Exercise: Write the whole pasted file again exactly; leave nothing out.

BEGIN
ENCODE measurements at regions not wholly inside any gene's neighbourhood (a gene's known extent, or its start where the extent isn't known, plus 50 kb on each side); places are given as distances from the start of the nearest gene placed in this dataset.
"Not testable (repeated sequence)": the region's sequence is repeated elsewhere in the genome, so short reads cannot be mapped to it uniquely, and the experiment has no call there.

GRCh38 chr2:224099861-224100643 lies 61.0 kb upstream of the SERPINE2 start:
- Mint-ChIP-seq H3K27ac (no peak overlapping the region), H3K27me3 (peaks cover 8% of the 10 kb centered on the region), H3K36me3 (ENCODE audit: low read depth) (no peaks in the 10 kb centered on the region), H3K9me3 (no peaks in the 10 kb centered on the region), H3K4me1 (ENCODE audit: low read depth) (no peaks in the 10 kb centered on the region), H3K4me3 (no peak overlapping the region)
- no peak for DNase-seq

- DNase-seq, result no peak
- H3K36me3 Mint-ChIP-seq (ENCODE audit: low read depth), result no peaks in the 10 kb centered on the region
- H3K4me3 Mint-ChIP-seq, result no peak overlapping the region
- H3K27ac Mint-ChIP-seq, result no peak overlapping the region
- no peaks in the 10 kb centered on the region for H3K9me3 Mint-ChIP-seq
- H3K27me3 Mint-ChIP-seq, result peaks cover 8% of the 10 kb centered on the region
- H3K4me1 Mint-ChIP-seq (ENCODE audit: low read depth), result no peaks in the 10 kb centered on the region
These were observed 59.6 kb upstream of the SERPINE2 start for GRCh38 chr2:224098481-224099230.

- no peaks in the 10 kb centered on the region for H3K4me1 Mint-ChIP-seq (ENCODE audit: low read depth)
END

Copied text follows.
ENCODE measurements at regions not wholly inside any gene's neighbourhood (a gene's known extent, or its start where the extent isn't known, plus 50 kb on each side); places are given as distances from the start of the nearest gene placed in this dataset.
"Not testable (repeated sequence)": the region's sequence is repeated elsewhere in the genome, so short reads cannot be mapped to it uniquely, and the experiment has no call there.

GRCh38 chr2:224099861-224100643 lies 61.0 kb upstream of the SERPINE2 start:
- Mint-ChIP-seq H3K27ac (no peak overlapping the region), H3K27me3 (peaks cover 8% of the 10 kb centered on the region), H3K36me3 (ENCODE audit: low read depth) (no peaks in the 10 kb centered on the region), H3K9me3 (no peaks in the 10 kb centered on the region), H3K4me1 (ENCODE audit: low read depth) (no peaks in the 10 kb centered on the region), H3K4me3 (no peak overlapping the region)
- no peak for DNase-seq

- DNase-seq, result no peak
- H3K36me3 Mint-ChIP-seq (ENCODE audit: low read depth), result no peaks in the 10 kb centered on the region
- H3K4me3 Mint-ChIP-seq, result no peak overlapping the region
- H3K27ac Mint-ChIP-seq, result no peak overlapping the region
- no peaks in the 10 kb centered on the region for H3K9me3 Mint-ChIP-seq
- H3K27me3 Mint-ChIP-seq, result peaks cover 8% of the 10 kb centered on the region
- H3K4me1 Mint-ChIP-seq (ENCODE audit: low read depth), result no peaks in the 10 kb centered on the region
These were observed 59.6 kb upstream of the SERPINE2 start for GRCh38 chr2:224098481-224099230.

- no peaks in the 10 kb centered on the region for H3K4me1 Mint-ChIP-seq (ENCODE audit: low read depth)